An Empirical Analysis of Quoted Depths of NYSE and Amex Stocks

An Empirical Analysis of Quoted Depths of NYSE and Amex Stocks In this study, we find strong intertemporal/cross-sectional correlations between quoted depths and various security characteristics for a sample of stocks listed on the NYSE and Amex. Our empirical results indicate that although specialists are generally unable to discern insider trading as it occurs, they cope with insider trading by posting smaller depths for stocks with a greater tendency of insider trading. Empirical evidence also indicates that specialists/limit order traders quote smaller depths for riskier stocks to limit potential losses to better-informed traders. In addition, we find that specialists/limit order traders quote larger depths for stocks with greater trading volume, larger market capitalization, and higher competition. Overall, our findings suggest that depths are an important means through which specialists and limit order traders deal with the adverse selection problem, order processing problem, and competition. http://www.deepdyve.com/assets/images/DeepDyve-Logo-lg.png Review of Quantitative Finance and Accounting Springer Journals

An Empirical Analysis of Quoted Depths of NYSE and Amex Stocks

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Publisher
Kluwer Academic Publishers
Copyright
Copyright © 2000 by Kluwer Academic Publishers
Subject
Finance; Corporate Finance; Accounting/Auditing; Econometrics; Operation Research/Decision Theory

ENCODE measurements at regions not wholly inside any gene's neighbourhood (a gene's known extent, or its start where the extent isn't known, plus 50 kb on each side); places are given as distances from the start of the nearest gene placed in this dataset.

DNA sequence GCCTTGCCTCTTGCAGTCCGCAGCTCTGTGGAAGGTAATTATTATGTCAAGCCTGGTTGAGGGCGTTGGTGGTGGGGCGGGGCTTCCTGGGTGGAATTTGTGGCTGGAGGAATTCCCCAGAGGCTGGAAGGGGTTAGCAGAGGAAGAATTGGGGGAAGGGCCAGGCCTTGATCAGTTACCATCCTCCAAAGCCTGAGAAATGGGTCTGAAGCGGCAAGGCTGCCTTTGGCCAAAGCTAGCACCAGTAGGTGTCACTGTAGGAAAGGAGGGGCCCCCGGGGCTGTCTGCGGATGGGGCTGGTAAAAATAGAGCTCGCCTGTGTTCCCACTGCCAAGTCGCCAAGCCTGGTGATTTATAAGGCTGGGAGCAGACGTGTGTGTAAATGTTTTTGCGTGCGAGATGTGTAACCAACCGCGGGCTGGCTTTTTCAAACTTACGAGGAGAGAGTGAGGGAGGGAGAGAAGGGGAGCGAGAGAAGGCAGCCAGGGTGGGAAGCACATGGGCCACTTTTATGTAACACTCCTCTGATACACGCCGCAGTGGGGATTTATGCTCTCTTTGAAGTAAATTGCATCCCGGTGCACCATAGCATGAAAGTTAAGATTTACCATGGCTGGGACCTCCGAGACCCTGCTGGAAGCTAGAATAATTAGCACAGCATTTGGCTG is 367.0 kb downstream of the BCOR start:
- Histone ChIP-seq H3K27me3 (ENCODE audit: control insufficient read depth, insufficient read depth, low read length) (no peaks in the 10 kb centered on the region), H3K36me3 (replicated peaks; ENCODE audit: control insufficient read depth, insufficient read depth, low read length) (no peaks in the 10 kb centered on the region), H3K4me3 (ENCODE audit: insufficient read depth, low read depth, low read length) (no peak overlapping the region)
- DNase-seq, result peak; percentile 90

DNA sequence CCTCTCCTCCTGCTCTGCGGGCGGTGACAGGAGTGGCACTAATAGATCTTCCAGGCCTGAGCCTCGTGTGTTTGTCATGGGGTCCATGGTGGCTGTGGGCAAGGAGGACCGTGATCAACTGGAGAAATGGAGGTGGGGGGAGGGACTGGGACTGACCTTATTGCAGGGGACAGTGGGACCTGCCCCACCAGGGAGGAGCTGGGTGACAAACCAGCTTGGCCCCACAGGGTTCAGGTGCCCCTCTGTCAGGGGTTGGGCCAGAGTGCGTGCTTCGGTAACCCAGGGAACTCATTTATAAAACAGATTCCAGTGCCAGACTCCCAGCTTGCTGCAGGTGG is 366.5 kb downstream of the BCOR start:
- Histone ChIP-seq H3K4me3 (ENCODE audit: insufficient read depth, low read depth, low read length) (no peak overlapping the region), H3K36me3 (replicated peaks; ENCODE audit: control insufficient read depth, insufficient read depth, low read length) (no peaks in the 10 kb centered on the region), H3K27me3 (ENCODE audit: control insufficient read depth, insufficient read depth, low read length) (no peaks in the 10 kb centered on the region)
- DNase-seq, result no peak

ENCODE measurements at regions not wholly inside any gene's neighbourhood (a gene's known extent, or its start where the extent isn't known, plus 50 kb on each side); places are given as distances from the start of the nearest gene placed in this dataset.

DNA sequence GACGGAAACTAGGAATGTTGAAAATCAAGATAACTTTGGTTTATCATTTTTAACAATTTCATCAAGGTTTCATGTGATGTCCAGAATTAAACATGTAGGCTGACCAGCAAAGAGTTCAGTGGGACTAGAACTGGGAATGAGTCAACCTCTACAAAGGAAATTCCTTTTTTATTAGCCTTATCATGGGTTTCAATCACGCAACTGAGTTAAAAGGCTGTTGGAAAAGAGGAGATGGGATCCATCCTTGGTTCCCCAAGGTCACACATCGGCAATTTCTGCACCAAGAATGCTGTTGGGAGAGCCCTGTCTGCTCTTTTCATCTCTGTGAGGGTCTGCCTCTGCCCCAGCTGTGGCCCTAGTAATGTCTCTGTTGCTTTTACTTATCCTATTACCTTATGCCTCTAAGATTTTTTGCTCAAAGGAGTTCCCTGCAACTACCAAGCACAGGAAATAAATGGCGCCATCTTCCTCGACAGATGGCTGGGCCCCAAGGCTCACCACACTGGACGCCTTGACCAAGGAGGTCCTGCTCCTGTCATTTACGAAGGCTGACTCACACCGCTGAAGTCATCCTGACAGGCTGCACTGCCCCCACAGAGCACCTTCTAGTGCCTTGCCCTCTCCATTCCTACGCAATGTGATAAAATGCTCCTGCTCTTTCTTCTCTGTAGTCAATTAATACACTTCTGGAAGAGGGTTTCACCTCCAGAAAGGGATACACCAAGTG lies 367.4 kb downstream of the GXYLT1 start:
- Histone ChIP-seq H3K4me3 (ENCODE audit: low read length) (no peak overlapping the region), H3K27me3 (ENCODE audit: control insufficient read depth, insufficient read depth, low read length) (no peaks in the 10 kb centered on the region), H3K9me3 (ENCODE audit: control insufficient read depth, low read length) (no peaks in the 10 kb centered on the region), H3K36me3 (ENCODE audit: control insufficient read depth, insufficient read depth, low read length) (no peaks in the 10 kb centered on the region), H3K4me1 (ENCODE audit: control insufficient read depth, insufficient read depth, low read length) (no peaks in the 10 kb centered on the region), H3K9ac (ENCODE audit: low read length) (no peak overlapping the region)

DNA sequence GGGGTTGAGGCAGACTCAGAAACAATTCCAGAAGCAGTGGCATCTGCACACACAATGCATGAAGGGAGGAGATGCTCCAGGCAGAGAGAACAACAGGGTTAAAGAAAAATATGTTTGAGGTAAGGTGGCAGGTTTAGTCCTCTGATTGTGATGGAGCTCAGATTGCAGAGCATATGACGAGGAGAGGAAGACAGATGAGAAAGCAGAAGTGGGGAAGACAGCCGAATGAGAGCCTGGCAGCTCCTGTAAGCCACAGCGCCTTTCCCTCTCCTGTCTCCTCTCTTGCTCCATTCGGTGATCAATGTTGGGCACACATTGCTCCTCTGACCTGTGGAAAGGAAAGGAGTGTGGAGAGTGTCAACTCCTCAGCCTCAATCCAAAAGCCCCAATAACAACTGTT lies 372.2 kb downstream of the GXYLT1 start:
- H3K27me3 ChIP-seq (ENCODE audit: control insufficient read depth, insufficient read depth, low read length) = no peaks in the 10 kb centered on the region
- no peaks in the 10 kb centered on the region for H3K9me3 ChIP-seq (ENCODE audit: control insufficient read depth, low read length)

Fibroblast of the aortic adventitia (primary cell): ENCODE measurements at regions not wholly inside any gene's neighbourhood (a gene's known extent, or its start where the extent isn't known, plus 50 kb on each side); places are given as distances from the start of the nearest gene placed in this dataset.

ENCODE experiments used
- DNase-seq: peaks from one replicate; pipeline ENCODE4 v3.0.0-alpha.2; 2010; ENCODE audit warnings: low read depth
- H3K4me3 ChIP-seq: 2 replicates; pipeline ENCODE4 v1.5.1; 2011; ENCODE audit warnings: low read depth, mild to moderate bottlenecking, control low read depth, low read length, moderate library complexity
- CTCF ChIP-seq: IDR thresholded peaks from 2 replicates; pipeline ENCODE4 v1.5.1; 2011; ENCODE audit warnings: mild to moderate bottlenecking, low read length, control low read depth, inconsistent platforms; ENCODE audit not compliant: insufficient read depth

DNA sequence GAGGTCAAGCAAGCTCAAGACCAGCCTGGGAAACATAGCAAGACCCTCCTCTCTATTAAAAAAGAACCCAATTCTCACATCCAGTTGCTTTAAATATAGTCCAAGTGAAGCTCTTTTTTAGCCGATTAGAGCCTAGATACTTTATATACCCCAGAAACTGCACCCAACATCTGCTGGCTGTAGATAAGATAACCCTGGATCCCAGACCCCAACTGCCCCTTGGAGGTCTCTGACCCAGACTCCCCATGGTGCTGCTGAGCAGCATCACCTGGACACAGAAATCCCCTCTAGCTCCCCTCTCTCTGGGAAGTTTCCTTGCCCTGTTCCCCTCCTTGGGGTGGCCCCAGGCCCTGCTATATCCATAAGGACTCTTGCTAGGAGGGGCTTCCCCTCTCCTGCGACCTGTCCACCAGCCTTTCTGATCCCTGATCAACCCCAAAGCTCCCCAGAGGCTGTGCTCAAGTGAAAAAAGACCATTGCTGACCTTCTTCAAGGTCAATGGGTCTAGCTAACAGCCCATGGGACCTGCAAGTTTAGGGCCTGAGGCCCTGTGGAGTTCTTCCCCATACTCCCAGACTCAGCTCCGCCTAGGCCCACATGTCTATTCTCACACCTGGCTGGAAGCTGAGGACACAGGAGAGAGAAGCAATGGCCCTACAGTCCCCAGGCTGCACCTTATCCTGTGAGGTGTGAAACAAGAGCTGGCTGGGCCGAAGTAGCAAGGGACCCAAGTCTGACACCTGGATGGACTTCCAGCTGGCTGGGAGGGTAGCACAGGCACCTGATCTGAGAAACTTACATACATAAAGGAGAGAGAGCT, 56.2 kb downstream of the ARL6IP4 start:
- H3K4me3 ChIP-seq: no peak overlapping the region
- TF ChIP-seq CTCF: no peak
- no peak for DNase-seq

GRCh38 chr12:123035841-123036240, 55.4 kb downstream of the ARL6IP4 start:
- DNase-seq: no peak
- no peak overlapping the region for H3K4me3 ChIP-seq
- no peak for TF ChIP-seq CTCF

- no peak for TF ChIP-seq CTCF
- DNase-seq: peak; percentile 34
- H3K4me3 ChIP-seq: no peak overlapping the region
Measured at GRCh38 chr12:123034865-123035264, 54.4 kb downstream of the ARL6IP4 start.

ISSN
0924-865X
eISSN
1573-7179
D.O.I.
10.1023/A:1008332208397
Publisher site
See Article on Publisher Site

Abstract

In this study, we find strong intertemporal/cross-sectional correlations between quoted depths and various security characteristics for a sample of stocks listed on the NYSE and Amex. Our empirical results indicate that although specialists are generally unable to discern insider trading as it occurs, they cope with insider trading by posting smaller depths for stocks with a greater tendency of insider trading. Empirical evidence also indicates that specialists/limit order traders quote smaller depths for riskier stocks to limit potential losses to better-informed traders. In addition, we find that specialists/limit order traders quote larger depths for stocks with greater trading volume, larger market capitalization, and higher competition. Overall, our findings suggest that depths are an important means through which specialists and limit order traders deal with the adverse selection problem, order processing problem, and competition.

Journal

Review of Quantitative Finance and AccountingSpringer Journals

Published: Oct 8, 2004

References

  • Insider Holdings and Perceptions of Information Asymmetry: A Note
    Chiang, R.; Venkatesh, P.C.
  • Information Effects and the Bid-Ask Spread
    Copeland, T.E.; Galai, D.
  • Is the Electronic Open Limit Order Book Inevitable?
    Glosten, L.R.
  • Marketplace Organization and Marketability: NASDAQ, the Stock Exchange and the National Market System
    Hamilton, J. L.

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